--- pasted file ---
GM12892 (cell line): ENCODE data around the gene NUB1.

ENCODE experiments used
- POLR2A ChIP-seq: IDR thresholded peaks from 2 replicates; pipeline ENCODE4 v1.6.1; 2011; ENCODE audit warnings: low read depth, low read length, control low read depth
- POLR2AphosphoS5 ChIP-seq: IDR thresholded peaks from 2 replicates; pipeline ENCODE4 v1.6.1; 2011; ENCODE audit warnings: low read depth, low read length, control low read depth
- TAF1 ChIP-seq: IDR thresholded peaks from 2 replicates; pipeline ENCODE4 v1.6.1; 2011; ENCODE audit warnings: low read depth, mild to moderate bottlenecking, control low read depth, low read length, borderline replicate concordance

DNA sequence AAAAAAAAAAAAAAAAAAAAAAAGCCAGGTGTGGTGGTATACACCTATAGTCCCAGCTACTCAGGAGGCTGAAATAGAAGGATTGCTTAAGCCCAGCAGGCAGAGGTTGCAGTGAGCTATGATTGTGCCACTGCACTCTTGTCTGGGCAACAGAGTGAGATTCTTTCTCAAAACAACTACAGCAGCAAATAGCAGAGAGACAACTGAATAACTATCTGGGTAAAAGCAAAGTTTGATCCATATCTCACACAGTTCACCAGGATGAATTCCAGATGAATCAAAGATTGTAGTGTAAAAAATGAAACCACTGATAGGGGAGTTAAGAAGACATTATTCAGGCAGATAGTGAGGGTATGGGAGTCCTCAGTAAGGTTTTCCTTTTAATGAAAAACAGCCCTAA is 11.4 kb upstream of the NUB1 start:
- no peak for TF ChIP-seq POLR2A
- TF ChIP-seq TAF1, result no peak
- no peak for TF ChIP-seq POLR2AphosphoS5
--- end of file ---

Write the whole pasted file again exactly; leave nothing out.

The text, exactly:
GM12892 (cell line): ENCODE data around the gene NUB1.

ENCODE experiments used
- POLR2A ChIP-seq: IDR thresholded peaks from 2 replicates; pipeline ENCODE4 v1.6.1; 2011; ENCODE audit warnings: low read depth, low read length, control low read depth
- POLR2AphosphoS5 ChIP-seq: IDR thresholded peaks from 2 replicates; pipeline ENCODE4 v1.6.1; 2011; ENCODE audit warnings: low read depth, low read length, control low read depth
- TAF1 ChIP-seq: IDR thresholded peaks from 2 replicates; pipeline ENCODE4 v1.6.1; 2011; ENCODE audit warnings: low read depth, mild to moderate bottlenecking, control low read depth, low read length, borderline replicate concordance

DNA sequence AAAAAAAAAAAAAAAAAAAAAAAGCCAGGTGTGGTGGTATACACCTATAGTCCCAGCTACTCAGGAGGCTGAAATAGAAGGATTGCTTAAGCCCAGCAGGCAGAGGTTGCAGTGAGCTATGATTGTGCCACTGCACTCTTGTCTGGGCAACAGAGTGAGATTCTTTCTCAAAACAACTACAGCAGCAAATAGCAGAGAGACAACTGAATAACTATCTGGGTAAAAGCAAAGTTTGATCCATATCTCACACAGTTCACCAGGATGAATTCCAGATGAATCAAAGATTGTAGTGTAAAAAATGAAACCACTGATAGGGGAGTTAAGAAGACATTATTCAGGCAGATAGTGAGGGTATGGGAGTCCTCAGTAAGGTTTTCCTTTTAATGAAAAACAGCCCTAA is 11.4 kb upstream of the NUB1 start:
- no peak for TF ChIP-seq POLR2A
- TF ChIP-seq TAF1, result no peak
- no peak for TF ChIP-seq POLR2AphosphoS5